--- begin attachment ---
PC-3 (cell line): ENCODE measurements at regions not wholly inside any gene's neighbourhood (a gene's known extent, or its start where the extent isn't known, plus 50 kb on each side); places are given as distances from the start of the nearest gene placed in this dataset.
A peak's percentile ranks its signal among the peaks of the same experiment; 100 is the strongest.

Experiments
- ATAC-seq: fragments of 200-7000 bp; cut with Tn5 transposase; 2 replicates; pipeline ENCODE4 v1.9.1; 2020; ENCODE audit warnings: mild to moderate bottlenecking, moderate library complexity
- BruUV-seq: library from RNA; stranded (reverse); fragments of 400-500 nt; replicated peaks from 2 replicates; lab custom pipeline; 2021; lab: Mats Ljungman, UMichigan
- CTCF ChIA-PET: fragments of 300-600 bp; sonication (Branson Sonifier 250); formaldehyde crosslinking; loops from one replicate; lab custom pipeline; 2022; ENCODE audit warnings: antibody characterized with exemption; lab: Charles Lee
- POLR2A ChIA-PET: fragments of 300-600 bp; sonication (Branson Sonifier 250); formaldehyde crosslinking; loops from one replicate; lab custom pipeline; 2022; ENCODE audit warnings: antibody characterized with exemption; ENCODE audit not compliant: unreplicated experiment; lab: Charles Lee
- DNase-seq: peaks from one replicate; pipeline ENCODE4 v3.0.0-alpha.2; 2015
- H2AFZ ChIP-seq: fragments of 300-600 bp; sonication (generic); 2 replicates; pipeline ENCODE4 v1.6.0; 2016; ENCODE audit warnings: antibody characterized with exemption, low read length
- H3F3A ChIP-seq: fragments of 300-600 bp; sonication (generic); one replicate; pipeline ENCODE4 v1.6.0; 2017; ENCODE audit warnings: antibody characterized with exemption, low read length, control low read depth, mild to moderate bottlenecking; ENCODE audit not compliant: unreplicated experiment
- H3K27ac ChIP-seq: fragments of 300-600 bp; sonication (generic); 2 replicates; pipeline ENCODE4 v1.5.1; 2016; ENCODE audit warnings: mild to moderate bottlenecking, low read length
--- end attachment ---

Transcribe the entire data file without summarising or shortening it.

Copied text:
PC-3 (cell line): ENCODE measurements at regions not wholly inside any gene's neighbourhood (a gene's known extent, or its start where the extent isn't known, plus 50 kb on each side); places are given as distances from the start of the nearest gene placed in this dataset.
A peak's percentile ranks its signal among the peaks of the same experiment; 100 is the strongest.

Experiments
- ATAC-seq: fragments of 200-7000 bp; cut with Tn5 transposase; 2 replicates; pipeline ENCODE4 v1.9.1; 2020; ENCODE audit warnings: mild to moderate bottlenecking, moderate library complexity
- BruUV-seq: library from RNA; stranded (reverse); fragments of 400-500 nt; replicated peaks from 2 replicates; lab custom pipeline; 2021; lab: Mats Ljungman, UMichigan
- CTCF ChIA-PET: fragments of 300-600 bp; sonication (Branson Sonifier 250); formaldehyde crosslinking; loops from one replicate; lab custom pipeline; 2022; ENCODE audit warnings: antibody characterized with exemption; lab: Charles Lee
- POLR2A ChIA-PET: fragments of 300-600 bp; sonication (Branson Sonifier 250); formaldehyde crosslinking; loops from one replicate; lab custom pipeline; 2022; ENCODE audit warnings: antibody characterized with exemption; ENCODE audit not compliant: unreplicated experiment; lab: Charles Lee
- DNase-seq: peaks from one replicate; pipeline ENCODE4 v3.0.0-alpha.2; 2015
- H2AFZ ChIP-seq: fragments of 300-600 bp; sonication (generic); 2 replicates; pipeline ENCODE4 v1.6.0; 2016; ENCODE audit warnings: antibody characterized with exemption, low read length
- H3F3A ChIP-seq: fragments of 300-600 bp; sonication (generic); one replicate; pipeline ENCODE4 v1.6.0; 2017; ENCODE audit warnings: antibody characterized with exemption, low read length, control low read depth, mild to moderate bottlenecking; ENCODE audit not compliant: unreplicated experiment
- H3K27ac ChIP-seq: fragments of 300-600 bp; sonication (generic); 2 replicates; pipeline ENCODE4 v1.5.1; 2016; ENCODE audit warnings: mild to moderate bottlenecking, low read length